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Saturday, July 4, 1891

     1:15 P.M. To W.'s with Joe Gilbert. He was making up bundles of papers—several on the table before him. "I have hungry fellows all around—Kansas, elsewhere—who want papers—appreciate them." My note about Trumbull, with a reply from Trumbull, in Open Court. I left paper with W. I read parts of it to W., who contended, "It is easy to be seen that he squirms

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under it—yet will not make the admission."
Going on then to say what he had before about the history of the affair, "I am sure Lovering understood at the time, others—sure of it—for I made it very plain. And Bucke was here, too, he agreeing that what I had done was sufficient—for I had been wondering if I had made it sufficiently plain. The paragraph which Trumbull stumbles over I sent to Stead at his own request. He had written me inquiries, and I was bound to reply to them. He facsimile'ed it for the Review without my knowledge—not asking if I approved, though it was done out of a good heart and I could not complain of it—it looked well, probably resulted well (except perhaps with this man). I feel myself perfectly clear on the subject—feel that I made myself clear to others. But do you leave the papers—I will examine into it—into your note, his—see in full how you thrust, parry."

     I had just had a talk with Harned, who felt that Bucke had taken advantage of Eakins' impression that W. needed the $200—the idea being that if Eakins had known W. was not in need he would not have sacrificed the picture for $400. According to Harned, Eakins himself was aggrieved. I explained things in a way I think to mollify Harned somewhat. W. says, "I think Bucke had the first right to it, don't you? It is an old promise. But we must speak to Tom, too—explain—for he is one of our intimate and best friends and must not misunderstand. As to the price I think the $400 quite enough—quite. I owed Doctor $200 and wanted to pay it back, and here was a chance. Often the debt worried me—once I sent him a check for it, which he returned, saying he was in no need of the money. Well, well, it should be the Doctor's, if anyone's, don't you feel? I guess it has gone right. You noticed in the Doctor's letter the other day that he wrote with something of triumph—'the picture is mine'—it seeming to be that he has heard from Eakins again. We must give all this to Tom."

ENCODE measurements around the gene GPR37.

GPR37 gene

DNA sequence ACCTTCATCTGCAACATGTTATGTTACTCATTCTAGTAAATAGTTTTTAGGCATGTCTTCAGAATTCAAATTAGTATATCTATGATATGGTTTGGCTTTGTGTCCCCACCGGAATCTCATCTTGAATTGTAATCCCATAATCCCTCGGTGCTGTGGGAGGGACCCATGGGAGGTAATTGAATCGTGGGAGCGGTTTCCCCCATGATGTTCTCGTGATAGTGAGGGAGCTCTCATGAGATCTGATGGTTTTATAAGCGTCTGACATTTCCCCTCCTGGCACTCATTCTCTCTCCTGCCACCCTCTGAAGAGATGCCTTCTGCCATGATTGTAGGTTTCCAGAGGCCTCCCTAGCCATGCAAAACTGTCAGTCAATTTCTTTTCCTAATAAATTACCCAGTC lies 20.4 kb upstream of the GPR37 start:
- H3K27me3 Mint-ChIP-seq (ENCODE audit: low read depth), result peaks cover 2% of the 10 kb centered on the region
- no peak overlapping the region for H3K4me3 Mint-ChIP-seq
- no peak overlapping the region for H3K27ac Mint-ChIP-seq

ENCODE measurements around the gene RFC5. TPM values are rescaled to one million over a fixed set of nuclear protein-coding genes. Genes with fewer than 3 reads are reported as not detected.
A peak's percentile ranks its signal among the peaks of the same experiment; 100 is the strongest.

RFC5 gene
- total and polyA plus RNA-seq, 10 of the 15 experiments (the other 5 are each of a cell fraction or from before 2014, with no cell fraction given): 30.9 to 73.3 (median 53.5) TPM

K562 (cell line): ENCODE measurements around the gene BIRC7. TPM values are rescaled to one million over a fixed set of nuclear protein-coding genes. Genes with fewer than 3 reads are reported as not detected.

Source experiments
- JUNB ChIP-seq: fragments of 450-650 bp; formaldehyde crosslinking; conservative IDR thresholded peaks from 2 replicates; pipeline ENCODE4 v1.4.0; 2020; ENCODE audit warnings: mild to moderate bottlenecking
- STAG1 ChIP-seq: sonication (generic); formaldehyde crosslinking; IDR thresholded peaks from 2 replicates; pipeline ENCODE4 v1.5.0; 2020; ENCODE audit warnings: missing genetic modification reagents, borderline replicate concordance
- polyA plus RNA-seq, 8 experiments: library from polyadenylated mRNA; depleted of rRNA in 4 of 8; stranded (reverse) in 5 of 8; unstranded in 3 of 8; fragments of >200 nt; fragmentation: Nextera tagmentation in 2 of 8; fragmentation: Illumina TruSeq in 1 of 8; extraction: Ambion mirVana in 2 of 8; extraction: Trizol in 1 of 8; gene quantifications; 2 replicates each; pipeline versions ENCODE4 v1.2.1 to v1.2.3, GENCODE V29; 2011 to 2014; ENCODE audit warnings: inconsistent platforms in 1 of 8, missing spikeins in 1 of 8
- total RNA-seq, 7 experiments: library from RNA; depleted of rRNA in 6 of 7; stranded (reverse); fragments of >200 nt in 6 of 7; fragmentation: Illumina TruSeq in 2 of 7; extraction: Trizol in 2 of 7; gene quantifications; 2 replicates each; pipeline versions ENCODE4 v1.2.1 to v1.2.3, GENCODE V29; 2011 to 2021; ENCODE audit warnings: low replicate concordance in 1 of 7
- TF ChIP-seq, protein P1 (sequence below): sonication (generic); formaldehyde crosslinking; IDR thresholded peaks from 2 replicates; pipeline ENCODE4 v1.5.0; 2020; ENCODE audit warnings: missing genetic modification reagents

Again, "I am not at all sure about the O'Donovan bust. I had a paper from O'D. yesterday or day before—from New York—a paper in which were particulars of the unveiling of his statue

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of Archbishop Hughes. He unveiled it himself. It has a recommendable faithfulness, I guess—is a figure in full canonicals—aprons, robes, all that—more or less after conventional modes. I hardly know what it leads me to; in part this—that he is not to catch 'Leaves of Grass.' Anyway, without wishing to prejudge anything, I shall venture that prediction—standing ready, when the work is done—to revise, throw it utterly aside, if called for. But this I want to say—this—that the longer I live the more I am impressed that Sidney's interpretation on the whole expresses more—has absolutely an abandon, freedom, breadth, expansiveness not found elsewhere, in any photo, painting, bust—that no trials have come to such results—no handling so surely, deftly—with a stroke, like a play of elements—hit the nail on the head. And, Horace, I do not know but I feel to add to you, put me on record for this, say for me, Walt Whitman"
—waving his hand across the room towards a copy of the bust— "here, in Sidney Morse, I recognize," with a laugh and a pause, "well, what I recognize—that is just the things I have been specifying." Tried to find me the paper with the Hughes picture but it was for the present lost in the confusion. Speaking of portraits in general, "They must be natural, of course, but then the question will come—what is the natural? It may be as with the girl who went to Paris to learn to sing—who said, oh! my voice is all nature, pure, true—and whose teacher told her at the very start—do you know, my girl, that not one of your tones is natural, equal to the measure I will set for it? Often our nature may be as far below nature as that—and yet we will continue to demand it—demand, demand! Here is 'Leaves of Grass': its purpose—whatever it has done—falls nothing short of that."

     W. quite abruptly asked ere we went, "And your friend here, Horace—who is he—what does he do?" And I explained and let Gilbert explain—G. blushing to his hair meanwhile—W. then smiling and questioning.

     Under date of 1st Bucke writes me of the Lippincott's piece—also of his departure.

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